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Immunization shots and vaccinations or exemptions were required for Preschool and K-12 for students to attend public and private school as well as childcare facilities on Wednesday, according to Oregon law.

First-graders through 12th-graders were required to have immunizations for or exemptions for diseases, such as Polio, Varicella, Hepatitis A and B, and TdaP, which vaccinates against Tetanus and Diphtheria.

Preschool through Kindergartners were required to have immunizations for or exemptions submitted for diseases, including Polio, Varicella, and Hepatitis A and B.

Klamath County School District tallied 64 students excluded from attending classes on Wednesday, which is about 1 percent of the district’s more than 6,800 population.

Nichelle Cheyne, who oversees immunizations for the county school district, ensures students are either current or have the proper exemptions in place. Cheyne said number of exclusions in the school district were pretty low this year.

“Basically if we don’t have a current status of the immunization and we also don’t have an exemption, then we exclude them from school until they provide one or the other,” Cheyne said.

“We normally have exclusions through the end of the week,” she added.

Klamath City School District tallied 14 students who were unable to attend school on Wednesday, less than 1 percent of the district’s 2,750 population.

Wendy Niskanen, a school nurse for the city school district for more than 10 years, said numbers were also down from previous years.

“This year is probably the lowest numbers that we’ve had in a while,” Niskanen said.

Niskanen emphasized the school district is following the law and doesn’t try to persuade parents or guardians toward vaccination or exemption.

“It’s not about judging other people,” Niskanen said.

“We’re there to support them.”

Notifications to parents and guardians went out in October, Cheyne said.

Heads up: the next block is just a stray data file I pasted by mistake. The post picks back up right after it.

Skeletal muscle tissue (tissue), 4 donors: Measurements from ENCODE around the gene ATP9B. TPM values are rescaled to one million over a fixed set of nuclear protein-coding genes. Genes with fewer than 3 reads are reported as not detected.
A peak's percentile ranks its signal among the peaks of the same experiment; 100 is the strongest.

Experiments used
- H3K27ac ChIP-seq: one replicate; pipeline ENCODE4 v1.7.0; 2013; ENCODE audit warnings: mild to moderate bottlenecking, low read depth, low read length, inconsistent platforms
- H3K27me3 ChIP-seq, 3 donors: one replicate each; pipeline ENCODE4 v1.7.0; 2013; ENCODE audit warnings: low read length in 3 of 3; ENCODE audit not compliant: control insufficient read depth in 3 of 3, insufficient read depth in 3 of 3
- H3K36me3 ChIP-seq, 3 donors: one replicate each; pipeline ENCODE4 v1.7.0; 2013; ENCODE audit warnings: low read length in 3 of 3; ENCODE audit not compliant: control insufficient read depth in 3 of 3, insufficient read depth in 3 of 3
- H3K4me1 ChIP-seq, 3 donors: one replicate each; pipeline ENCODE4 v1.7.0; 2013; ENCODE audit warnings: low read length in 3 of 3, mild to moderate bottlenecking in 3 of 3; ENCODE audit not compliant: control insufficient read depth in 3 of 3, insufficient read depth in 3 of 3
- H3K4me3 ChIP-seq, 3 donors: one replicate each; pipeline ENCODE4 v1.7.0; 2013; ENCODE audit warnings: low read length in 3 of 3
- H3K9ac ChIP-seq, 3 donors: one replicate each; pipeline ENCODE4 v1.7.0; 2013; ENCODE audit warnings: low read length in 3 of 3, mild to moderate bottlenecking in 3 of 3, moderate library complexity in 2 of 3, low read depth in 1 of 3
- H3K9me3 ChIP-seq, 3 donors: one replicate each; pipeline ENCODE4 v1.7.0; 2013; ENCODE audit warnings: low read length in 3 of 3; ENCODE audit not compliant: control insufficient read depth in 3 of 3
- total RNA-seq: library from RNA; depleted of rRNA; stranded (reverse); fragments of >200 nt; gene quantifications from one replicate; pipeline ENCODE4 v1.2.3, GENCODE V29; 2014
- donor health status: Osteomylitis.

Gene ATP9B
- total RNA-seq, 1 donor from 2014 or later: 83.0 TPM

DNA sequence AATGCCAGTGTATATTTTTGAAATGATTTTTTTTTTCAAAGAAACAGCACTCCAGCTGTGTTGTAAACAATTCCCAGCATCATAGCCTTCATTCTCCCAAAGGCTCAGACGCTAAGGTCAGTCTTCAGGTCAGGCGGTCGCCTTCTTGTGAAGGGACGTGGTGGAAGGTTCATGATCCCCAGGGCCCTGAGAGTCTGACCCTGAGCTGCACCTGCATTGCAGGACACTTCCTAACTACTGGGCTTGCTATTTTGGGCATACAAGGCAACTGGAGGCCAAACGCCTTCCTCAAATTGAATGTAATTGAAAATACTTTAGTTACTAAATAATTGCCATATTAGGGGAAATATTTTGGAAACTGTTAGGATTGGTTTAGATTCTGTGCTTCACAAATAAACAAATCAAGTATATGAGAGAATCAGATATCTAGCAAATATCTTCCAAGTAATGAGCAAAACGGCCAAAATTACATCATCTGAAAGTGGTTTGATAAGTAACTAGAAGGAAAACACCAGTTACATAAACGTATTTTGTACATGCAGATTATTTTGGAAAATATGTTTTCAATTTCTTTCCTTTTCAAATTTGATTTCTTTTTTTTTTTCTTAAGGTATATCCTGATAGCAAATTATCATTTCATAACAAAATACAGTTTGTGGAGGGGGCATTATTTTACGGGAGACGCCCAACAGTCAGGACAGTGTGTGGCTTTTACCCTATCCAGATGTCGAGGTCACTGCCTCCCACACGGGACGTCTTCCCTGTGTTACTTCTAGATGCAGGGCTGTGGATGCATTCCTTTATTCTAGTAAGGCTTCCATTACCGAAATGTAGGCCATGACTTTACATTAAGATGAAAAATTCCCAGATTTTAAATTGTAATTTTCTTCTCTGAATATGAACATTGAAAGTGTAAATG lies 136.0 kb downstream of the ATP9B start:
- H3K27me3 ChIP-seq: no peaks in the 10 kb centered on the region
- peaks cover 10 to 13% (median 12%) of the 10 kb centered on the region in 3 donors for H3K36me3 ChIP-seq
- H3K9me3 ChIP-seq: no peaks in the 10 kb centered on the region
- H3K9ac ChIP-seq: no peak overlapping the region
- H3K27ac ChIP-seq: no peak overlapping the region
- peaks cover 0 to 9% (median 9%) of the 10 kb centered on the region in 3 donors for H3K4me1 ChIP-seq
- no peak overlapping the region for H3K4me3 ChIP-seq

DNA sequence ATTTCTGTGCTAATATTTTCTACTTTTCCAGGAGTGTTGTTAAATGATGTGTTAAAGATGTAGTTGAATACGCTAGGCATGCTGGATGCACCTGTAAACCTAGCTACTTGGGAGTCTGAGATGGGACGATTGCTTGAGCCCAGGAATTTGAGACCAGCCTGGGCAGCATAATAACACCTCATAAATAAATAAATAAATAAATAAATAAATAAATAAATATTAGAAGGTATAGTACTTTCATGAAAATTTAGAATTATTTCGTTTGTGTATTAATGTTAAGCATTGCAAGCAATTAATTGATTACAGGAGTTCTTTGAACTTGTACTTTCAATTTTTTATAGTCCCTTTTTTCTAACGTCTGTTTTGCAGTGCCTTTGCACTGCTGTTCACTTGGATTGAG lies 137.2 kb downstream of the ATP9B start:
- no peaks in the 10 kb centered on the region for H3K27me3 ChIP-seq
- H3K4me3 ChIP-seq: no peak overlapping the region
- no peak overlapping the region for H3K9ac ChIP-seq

School districts sent immunization reports to Klamath County Public Health in January. The health department then sent out letters to parents and guardians if students still needed vaccinations.

Exemptions can be made for physician-approved medical and non-medical reasons can also be submitted.

A total of 344 non-medical exemptions were issued by a total of 55 sites in Klamath County, according to Jessica Dale, assistant director of Klamath County Public Health.

“The non-medical exemptions can be made for any reason – philosophy, religion, you just don’t like them,” Cheyne said.

Parents and guardians who opt to submit a non-medical exemption for their child must first take an online course that shows what the vaccines are and what the risks associated with not vaccinating their child.

Cheyne said she has seen a gradual increase in non-medical exemptions in the county school district over the last five years.

“We have seven schools with 20 or more exemptions,” Cheyne said, of the county school district.

Cheyne sends the district doesn’t see medical exemptions as often as non-medical.

“95 percent of our exemptions are the non-medical exemptions,” she added.

Cheyne said sometimes it’s barriers that stand in the way of getting a child vaccinated, including having adequate transportation or a child being sick leading up to the Feb. 19 vaccination deadline.

Cheyne and Niskanen both said if parents and guardians have questions or concerns about vaccinations, they should seek guidance from their primary care physician.

For those who still need to fill out a vaccination form or submit an exemption form are encouraged to reach out to your school’s main office.

For more information about Exclusion Day, visit the Oregon Health Authority’s website.